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Sense, Dollars and Art

January 02, 1994

Regarding "A Matter of Sense, Not Dollars," commentary by Times art critic Christopher Knight (Dec. 19):

Knight's extraordinary polemic affirming the importance of John McLaughlin as the "first, major, postwar Modern artist to have emerged in Southern California" is well-taken.

How many California artists of that era are represented by works in the collections of some 35 top museums, including the Albright-Knox Art Gallery, Art Institute of Chicago, Baltimore Museum of Art, Corcoran Art Gallery, Hirshhorn Museum and Sculpture Garden, Metropolitan Museum of Art, Museum of Modern Art, National Museum of American Art and Whitney Museum of American Art?

I would dispute Knight's statement that "there is no place in the world . . . to see a full, representative display" of McLaughlin's art. The Kawamura Museum, near Tokyo, has a very fine, carefully assembled collection of nine paintings, including a rare diptych, and 13 lithographs. Of course, this fact serves only to emphasize a central point of Knight's article: that our region does not sufficiently attend to its own cultural heritage.

A photo caption printed with the article (surely written by an editor, not by Knight) claims, "No major exhibition of (McLaughlin's) work has been compiled." Before his death in 1976, McLaughlin retrospectives were mounted by several museums around the country.

The Laguna Art Museum will present the first posthumous retrospective of McLaughlin's paintings, which I am organizing, from next Oct. 28 to Jan. 15, 1995, after which a version of the show will travel to art museums in Baltimore, Newark, N.J., and Oakland. At the same time, we will publish the first major book on the work of this very important artist from Southern California.

CHARLES DESMARAIS

Director, Laguna Art Museum

Laguna Beach

*

It's not about money. It's about politics, party-line politics. Since Knight arrived on the L.A. art scene, he has been actively engaged in devaluing most Abstract art. He has been the champion of a politically strident art that has been responsible for alienating what was a blossoming art audience.

Knight states that "the art scene is a complex ecology" and that "artists and their work stand at its center." It's my impression that some critics, and this critic in particular, have placed themselves in the center of that art scene and allow access only to those artists who share their political agendas. It is no wonder that L.A. collectors are a little jumpy about what is being represented as viable artwork.

That Knight would ask for a major exhibition of John McLaughlin's work is a non sequitur, on par with Bill Clinton talking about family values. It's true that McLaughlin deserves a major retrospective, but God help us if Knight writes that exhibition catalogue.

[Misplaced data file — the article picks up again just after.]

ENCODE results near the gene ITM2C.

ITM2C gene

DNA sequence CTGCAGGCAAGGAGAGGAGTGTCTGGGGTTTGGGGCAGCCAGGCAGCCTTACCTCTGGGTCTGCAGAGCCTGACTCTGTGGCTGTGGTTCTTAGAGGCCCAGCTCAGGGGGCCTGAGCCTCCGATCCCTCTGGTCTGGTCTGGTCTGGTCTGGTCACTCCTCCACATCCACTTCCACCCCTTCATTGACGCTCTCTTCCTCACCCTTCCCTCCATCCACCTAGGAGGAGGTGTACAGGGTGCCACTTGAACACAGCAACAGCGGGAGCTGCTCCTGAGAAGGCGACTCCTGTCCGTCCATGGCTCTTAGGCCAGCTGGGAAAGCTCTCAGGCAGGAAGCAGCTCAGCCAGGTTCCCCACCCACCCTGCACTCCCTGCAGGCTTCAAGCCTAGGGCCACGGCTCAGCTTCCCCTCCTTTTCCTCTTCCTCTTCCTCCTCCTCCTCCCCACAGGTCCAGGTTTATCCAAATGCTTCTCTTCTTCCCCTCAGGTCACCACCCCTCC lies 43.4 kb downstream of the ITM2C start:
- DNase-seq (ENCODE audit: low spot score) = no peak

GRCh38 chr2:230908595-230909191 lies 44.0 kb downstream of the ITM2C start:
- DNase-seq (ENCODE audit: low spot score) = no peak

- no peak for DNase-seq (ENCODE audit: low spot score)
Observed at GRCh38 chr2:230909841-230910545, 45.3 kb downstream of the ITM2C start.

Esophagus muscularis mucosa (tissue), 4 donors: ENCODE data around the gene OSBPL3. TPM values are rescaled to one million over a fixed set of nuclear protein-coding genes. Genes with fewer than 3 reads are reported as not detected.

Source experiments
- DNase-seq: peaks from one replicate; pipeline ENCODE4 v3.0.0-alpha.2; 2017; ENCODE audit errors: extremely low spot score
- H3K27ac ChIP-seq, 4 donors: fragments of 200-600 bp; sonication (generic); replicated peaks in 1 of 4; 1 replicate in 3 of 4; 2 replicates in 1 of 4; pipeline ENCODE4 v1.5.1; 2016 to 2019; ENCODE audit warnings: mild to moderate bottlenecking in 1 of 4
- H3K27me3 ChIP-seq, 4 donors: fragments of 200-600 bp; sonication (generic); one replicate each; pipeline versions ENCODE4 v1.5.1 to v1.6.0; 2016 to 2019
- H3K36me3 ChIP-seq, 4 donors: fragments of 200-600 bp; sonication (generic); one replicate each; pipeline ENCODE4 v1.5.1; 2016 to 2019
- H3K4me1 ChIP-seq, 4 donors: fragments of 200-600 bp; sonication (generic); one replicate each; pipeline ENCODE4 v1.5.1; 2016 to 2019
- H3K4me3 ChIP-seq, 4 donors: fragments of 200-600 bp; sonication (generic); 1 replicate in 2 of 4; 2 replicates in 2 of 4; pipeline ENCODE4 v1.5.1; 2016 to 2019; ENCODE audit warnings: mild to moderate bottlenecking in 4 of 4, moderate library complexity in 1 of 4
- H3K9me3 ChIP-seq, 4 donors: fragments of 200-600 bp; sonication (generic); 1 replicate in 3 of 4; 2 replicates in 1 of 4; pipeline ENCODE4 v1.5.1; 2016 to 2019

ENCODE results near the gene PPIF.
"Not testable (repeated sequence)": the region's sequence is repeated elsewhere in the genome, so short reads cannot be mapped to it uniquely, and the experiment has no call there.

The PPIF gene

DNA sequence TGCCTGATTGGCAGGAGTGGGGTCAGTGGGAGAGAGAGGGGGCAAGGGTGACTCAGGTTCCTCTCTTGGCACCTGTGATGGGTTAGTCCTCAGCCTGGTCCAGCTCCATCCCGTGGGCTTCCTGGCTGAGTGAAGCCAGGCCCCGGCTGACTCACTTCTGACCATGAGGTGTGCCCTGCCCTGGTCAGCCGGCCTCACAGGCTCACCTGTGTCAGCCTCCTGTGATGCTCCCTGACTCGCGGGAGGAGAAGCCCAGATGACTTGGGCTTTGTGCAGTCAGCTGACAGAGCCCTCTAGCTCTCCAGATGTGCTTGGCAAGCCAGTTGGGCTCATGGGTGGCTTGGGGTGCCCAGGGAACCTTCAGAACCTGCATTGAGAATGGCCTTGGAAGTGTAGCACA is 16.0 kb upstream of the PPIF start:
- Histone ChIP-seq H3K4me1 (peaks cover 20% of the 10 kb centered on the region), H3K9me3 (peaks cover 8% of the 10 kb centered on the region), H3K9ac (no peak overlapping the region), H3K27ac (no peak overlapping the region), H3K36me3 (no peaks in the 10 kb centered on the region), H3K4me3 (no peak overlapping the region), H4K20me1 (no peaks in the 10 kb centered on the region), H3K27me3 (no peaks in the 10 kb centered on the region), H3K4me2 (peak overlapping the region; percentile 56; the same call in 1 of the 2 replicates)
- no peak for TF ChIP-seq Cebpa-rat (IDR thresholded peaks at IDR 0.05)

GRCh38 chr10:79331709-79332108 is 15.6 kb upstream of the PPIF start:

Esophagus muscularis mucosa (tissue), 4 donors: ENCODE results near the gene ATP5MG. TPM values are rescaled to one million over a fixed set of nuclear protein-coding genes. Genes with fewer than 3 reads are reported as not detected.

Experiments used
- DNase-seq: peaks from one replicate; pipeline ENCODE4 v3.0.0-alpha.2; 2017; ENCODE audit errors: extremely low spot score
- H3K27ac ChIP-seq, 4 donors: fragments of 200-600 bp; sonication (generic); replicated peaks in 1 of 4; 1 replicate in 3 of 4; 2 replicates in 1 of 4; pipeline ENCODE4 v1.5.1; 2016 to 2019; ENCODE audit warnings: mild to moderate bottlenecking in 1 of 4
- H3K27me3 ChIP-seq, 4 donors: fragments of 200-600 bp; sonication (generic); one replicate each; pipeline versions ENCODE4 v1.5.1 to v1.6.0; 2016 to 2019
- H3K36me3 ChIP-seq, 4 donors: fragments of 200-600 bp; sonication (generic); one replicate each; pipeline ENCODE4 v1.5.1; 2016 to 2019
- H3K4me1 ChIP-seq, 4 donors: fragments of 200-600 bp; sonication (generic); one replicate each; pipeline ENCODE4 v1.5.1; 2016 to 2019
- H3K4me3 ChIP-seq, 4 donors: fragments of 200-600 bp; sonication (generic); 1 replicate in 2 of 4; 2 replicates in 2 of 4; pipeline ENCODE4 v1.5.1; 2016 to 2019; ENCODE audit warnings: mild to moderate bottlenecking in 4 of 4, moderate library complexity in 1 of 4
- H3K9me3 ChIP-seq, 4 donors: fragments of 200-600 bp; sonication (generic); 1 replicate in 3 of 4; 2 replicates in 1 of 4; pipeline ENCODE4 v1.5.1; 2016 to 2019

JOHN EDEN

Culver City

*

I guess I'm one of those Knight likes to refer to as an anti-intellectual. In order for that to be the case, however, the art Knight coos and oohs about must therefore be "intellectual."

Pray, educate me as to the intellectual depths of a painting with a broad swath of one color, a narrow stroke of another and a third, broad swath of yet a different color. Sorry, pal, I just don't see it, and I refuse to pretend that I do in order to avoid being called names by various art critics so divorced from reality-realism that they couldn't see the forest for the trees in a Magritte.

I clearly lack the cranial might of your Mr. Knight. What he sees as profound, I can only see as empty interior decoration. Perhaps Blake should have continued his famous poem: "And see the most profound thought possible, in a big minimalistic blotch of blue." I don't think even that great visionary could have quite managed it.

The Berlin Wall has fallen, and soon the razor-wire walls of "Modern art" will likewise tumble, allowing the illumination to be cast upon works that convey pith and moment and, yes, even beauty, without the need for an intermediary to try to justify the validity of some simple-minded paint spattering or idiotic installation. So much of the world of Modern art is empty of true intellect that its very airiness will solidify its ultimate ephemerality.

So enough, already! Be gone, you dandified purveyors of intellectual fraud. You emperors of Modern hucksterism. Oh, and while you're leaving, put some clothes on!

JAMES COWAN

Beverly Hills

*

Bravo, Mr. Knight, for having the guts to stand up and say what needs to be said. But while you were flailing that shotgun about, perhaps you should have leveled a blast or two at the artists.

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